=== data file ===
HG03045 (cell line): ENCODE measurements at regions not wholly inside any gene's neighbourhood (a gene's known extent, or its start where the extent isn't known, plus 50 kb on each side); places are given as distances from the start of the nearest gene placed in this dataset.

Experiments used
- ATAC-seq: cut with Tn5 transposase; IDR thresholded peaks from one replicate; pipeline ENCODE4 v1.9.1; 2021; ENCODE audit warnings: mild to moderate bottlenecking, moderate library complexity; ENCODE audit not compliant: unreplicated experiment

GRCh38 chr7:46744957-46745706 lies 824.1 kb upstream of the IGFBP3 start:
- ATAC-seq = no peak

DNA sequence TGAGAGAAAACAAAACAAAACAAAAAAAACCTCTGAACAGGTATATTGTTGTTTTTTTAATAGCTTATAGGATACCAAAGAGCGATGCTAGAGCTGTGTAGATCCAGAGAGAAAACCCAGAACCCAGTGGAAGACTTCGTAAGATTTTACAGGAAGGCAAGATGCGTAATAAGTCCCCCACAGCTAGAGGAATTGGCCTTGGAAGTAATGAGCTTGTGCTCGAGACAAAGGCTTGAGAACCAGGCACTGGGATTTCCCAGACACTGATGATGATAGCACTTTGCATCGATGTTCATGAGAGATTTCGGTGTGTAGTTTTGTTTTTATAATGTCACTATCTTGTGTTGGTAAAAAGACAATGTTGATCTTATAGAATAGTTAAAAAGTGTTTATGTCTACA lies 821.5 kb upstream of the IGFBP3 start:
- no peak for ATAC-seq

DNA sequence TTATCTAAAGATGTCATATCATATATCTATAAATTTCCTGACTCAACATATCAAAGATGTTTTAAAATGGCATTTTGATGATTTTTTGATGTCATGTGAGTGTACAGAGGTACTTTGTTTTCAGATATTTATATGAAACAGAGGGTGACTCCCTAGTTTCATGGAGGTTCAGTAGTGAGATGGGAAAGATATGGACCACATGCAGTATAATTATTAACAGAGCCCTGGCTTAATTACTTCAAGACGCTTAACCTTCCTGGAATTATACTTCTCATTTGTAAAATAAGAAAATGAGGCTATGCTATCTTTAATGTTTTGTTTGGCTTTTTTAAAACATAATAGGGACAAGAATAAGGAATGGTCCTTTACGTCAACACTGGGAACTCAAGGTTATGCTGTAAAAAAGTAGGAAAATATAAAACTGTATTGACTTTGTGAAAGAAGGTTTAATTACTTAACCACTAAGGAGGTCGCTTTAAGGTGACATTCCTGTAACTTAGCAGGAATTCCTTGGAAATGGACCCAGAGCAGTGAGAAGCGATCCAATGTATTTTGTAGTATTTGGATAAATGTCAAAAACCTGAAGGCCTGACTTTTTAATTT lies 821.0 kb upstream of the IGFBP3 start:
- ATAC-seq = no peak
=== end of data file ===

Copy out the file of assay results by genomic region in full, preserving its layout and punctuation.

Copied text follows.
HG03045 (cell line): ENCODE measurements at regions not wholly inside any gene's neighbourhood (a gene's known extent, or its start where the extent isn't known, plus 50 kb on each side); places are given as distances from the start of the nearest gene placed in this dataset.

Experiments used
- ATAC-seq: cut with Tn5 transposase; IDR thresholded peaks from one replicate; pipeline ENCODE4 v1.9.1; 2021; ENCODE audit warnings: mild to moderate bottlenecking, moderate library complexity; ENCODE audit not compliant: unreplicated experiment

GRCh38 chr7:46744957-46745706 lies 824.1 kb upstream of the IGFBP3 start:
- ATAC-seq = no peak

DNA sequence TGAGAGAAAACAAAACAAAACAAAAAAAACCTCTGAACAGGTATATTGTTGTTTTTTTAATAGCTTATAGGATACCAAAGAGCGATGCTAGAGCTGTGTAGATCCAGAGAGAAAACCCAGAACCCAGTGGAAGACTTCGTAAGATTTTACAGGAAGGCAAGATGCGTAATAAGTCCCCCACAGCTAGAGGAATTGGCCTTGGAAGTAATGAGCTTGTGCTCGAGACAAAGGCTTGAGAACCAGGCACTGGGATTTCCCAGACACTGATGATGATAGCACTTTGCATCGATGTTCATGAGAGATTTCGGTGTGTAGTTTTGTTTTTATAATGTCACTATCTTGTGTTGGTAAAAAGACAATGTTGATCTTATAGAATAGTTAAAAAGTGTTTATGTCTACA lies 821.5 kb upstream of the IGFBP3 start:
- no peak for ATAC-seq

DNA sequence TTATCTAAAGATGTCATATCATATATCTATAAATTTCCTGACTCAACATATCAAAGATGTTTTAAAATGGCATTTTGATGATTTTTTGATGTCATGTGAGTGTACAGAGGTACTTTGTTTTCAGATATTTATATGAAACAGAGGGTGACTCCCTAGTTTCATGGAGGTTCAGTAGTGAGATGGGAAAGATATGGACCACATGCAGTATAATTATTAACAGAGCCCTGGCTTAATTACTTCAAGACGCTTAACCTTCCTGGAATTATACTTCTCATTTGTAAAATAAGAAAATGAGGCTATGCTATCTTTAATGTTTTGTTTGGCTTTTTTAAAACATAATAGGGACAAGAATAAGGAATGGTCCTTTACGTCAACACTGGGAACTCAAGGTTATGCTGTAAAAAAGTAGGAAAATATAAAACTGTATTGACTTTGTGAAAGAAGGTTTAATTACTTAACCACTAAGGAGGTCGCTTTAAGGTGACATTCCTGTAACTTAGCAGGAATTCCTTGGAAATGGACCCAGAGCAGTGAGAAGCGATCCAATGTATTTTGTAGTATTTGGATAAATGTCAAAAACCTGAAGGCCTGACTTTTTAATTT lies 821.0 kb upstream of the IGFBP3 start:
- ATAC-seq = no peak